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Seventy-two percent of West Virginia voters support Sen. Joe Manchin's (D-W.Va.) decision to walk away from Democrats' Build Back Better negotiations over concerns about inflation, according to a new poll obtained first by The Hill.
The survey, conducted by Remington Research Group on behalf of the National Association of Wholesaler-Distributors (NAW), a business group that is lobbying lawmakers to abandon the bill, found that 66 percent of voters in key swing states including Nevada and Arizona believe that the $2.2 trillion plan would make inflation worse.
"It's clear: Americans are feeling the pressure of inflation, and they want Congress to focus on relief - not massive new spending bills that could make inflation worse and stall our economic recovery," NAW CEO Eric Hoplin said in a statement.
The House in November passed the Build Back Better Act - which would accelerate the nation's clean energy transition and expand child care and pre-K, among other measures - but Manchin doomed its chances in the 50-50 Senate when he announced his opposition last month.
He recently restarted discussions over the bill and has indicated that he might support a scaled-back plan.
The NAW poll found that 66 percent of swing state voters have seen their finances hurt by higher prices at grocery stores or gas stations. Another 9 in 10 voters said that they were either "somewhat concerned" or "very concerned" about rising costs.
Consumer prices increased 7 percent in December from the same month the previous year, the fastest annual increase in almost four decades.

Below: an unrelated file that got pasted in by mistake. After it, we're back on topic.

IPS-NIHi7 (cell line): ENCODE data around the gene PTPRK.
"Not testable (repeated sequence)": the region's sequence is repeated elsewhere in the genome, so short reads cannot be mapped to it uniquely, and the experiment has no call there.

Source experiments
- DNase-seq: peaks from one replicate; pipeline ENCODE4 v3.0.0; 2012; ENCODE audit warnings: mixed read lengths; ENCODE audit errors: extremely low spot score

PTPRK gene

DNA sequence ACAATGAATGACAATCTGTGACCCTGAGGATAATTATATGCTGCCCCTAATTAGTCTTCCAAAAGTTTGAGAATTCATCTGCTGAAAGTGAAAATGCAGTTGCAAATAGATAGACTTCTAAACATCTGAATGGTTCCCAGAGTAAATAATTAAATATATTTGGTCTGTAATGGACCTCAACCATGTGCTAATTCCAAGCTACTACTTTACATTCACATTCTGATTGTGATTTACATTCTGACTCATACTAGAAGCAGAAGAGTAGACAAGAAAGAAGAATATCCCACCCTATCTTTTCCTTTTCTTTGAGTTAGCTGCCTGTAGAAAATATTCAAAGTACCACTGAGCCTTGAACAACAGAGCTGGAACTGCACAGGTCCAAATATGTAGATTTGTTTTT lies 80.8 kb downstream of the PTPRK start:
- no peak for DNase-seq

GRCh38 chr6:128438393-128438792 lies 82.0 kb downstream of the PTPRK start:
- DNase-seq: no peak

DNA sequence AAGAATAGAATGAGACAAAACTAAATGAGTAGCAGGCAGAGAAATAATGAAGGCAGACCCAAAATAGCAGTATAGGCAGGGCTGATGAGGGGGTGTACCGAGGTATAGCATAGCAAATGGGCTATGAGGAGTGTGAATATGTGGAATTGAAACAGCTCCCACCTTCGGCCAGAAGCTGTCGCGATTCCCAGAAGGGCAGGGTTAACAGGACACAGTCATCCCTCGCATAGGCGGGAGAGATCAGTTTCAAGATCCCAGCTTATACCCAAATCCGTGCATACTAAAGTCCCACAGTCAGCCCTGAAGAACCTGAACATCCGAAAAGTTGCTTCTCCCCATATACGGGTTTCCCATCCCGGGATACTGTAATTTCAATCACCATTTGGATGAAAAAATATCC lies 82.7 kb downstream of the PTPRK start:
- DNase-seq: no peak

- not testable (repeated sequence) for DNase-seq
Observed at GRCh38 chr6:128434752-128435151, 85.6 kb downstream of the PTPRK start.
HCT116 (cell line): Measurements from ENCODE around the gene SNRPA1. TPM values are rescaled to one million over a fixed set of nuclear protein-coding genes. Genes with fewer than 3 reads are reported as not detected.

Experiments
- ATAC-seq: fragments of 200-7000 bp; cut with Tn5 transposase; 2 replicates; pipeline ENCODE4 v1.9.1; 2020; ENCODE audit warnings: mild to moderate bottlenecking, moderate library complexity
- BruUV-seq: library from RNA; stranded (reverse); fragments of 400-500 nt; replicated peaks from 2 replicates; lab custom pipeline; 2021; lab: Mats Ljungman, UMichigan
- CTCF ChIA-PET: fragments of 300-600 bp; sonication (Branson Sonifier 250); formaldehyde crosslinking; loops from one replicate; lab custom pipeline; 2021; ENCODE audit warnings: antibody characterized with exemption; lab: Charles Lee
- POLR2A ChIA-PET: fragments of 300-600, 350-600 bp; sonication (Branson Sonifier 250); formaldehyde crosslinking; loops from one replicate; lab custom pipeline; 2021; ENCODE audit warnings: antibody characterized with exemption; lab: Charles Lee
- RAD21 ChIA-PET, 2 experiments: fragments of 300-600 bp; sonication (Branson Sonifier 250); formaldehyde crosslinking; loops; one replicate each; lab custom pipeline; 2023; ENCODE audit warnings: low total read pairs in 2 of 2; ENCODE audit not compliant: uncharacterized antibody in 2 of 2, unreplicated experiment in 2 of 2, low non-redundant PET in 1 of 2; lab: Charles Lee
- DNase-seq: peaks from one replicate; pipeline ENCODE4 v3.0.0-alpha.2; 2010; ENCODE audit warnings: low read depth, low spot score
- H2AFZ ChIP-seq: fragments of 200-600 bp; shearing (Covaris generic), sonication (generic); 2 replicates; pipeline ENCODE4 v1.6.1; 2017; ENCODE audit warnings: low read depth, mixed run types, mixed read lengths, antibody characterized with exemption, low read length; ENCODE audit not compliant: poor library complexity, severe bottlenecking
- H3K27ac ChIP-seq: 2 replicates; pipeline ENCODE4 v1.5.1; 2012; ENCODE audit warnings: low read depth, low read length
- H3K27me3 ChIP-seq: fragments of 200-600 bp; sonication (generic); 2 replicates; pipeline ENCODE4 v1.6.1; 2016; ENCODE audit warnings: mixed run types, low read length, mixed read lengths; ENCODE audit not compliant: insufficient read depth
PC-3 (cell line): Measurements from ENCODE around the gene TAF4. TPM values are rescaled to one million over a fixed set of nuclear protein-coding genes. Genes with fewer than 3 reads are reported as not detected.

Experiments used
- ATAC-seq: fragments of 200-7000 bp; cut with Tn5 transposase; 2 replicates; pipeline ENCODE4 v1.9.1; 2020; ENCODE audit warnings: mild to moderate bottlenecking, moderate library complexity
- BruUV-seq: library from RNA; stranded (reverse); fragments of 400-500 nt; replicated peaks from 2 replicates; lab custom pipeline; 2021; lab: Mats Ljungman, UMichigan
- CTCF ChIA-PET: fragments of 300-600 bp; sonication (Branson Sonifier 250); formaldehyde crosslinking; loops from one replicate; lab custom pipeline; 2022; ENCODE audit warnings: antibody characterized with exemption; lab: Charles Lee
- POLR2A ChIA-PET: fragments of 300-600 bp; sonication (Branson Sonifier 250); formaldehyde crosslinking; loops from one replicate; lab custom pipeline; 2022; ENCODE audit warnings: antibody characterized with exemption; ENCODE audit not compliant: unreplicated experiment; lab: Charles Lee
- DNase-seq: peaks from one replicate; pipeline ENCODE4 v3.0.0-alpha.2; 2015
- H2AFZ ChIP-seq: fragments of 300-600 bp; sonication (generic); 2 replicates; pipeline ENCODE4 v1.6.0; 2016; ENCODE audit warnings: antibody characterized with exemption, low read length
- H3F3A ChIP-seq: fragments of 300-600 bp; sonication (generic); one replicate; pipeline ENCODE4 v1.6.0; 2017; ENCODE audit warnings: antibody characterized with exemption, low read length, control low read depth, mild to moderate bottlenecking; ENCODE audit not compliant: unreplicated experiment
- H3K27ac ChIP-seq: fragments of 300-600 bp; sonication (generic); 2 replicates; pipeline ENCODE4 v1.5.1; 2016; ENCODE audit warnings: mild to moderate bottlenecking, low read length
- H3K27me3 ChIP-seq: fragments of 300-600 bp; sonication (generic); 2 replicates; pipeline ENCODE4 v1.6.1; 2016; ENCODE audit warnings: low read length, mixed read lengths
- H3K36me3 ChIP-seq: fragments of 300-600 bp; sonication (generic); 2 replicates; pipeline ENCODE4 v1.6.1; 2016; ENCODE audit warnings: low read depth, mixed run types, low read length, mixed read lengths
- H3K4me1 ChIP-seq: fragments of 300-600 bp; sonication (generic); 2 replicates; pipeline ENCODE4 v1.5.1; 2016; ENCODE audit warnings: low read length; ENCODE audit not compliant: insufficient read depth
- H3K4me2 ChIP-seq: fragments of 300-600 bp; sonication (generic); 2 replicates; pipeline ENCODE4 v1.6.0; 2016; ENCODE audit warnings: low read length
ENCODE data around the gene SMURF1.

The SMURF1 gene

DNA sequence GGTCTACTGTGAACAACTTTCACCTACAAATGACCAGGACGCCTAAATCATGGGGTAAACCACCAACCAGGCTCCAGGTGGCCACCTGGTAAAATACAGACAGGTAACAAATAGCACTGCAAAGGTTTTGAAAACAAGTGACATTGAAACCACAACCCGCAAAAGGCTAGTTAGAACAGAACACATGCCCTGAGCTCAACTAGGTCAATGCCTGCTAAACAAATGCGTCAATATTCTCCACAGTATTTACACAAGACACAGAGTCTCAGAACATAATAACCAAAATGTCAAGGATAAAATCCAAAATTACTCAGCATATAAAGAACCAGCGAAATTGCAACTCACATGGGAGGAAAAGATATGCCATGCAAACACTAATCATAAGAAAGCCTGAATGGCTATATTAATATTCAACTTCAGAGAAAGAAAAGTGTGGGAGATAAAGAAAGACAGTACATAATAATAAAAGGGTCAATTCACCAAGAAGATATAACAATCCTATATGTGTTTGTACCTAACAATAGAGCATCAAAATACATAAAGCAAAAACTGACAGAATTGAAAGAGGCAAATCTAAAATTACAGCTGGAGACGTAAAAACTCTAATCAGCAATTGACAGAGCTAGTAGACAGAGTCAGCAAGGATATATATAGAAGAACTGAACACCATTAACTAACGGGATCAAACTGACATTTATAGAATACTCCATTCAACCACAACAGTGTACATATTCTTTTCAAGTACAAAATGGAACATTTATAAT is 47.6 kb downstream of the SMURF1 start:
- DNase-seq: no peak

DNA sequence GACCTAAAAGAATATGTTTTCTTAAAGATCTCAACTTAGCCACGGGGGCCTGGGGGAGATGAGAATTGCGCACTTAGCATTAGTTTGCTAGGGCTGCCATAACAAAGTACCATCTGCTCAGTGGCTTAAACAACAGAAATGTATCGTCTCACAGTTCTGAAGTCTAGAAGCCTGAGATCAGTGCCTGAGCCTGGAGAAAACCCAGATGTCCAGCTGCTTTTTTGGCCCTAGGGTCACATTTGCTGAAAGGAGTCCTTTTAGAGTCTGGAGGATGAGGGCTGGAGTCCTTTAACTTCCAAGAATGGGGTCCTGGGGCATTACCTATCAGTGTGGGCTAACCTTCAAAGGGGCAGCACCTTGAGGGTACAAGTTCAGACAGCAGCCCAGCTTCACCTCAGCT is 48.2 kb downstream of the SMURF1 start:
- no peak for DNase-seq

The poll surveyed voters in Arizona, West Virginia, New Hampshire, Nevada, Colorado and Montana, all of which are home to senators who have either expressed reservations about President Biden's signature social spending package or face a tough reelection battle this November.
Corporate lobbying groups that oppose the plan over its tax provisions have hit the airwaves with ads warning that it would worsen inflation. Economists have largely predicted that the Build Back Better Act would have minor and brief inflationary impacts but wouldn't make a big difference on already soaring prices.
NAW's poll also found that 82 percent of West Virginia voters believe that new social spending programs in Build Back Better should ensure that money goes only to low-income and middle class families. Manchin has taken issue with the fact that the bill's expanded child tax credit applies to families earning up to $400,000.
The NAW poll surveyed 1,145 likely 2022 general election voters in battleground states between Jan. 19-20 and has a margin of error of plus or minus 2.8 percentage points.